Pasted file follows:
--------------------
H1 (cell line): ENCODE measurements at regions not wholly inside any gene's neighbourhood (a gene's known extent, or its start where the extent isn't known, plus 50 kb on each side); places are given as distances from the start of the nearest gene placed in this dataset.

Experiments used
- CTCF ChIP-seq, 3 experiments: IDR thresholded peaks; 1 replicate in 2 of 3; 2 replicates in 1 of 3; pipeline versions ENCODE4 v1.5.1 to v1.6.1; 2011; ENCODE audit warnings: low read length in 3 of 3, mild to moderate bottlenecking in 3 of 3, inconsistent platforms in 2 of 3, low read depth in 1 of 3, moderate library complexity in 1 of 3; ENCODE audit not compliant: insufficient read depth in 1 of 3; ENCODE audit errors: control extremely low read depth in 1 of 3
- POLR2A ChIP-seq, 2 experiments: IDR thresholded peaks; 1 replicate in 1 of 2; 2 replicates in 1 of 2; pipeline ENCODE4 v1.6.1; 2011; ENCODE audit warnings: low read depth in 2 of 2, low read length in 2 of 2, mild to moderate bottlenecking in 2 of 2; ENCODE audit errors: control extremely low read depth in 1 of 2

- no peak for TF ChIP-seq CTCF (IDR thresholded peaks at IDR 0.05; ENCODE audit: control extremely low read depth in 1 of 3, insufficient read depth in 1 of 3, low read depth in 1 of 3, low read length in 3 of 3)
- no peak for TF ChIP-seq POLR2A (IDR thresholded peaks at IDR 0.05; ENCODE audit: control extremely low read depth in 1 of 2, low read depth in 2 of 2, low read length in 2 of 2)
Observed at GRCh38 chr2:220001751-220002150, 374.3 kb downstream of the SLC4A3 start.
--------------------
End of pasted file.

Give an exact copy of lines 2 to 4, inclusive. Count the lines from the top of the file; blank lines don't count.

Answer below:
Experiments used
- CTCF ChIP-seq, 3 experiments: IDR thresholded peaks; 1 replicate in 2 of 3; 2 replicates in 1 of 3; pipeline versions ENCODE4 v1.5.1 to v1.6.1; 2011; ENCODE audit warnings: low read length in 3 of 3, mild to moderate bottlenecking in 3 of 3, inconsistent platforms in 2 of 3, low read depth in 1 of 3, moderate library complexity in 1 of 3; ENCODE audit not compliant: insufficient read depth in 1 of 3; ENCODE audit errors: control extremely low read depth in 1 of 3
- POLR2A ChIP-seq, 2 experiments: IDR thresholded peaks; 1 replicate in 1 of 2; 2 replicates in 1 of 2; pipeline ENCODE4 v1.6.1; 2011; ENCODE audit warnings: low read depth in 2 of 2, low read length in 2 of 2, mild to moderate bottlenecking in 2 of 2; ENCODE audit errors: control extremely low read depth in 1 of 2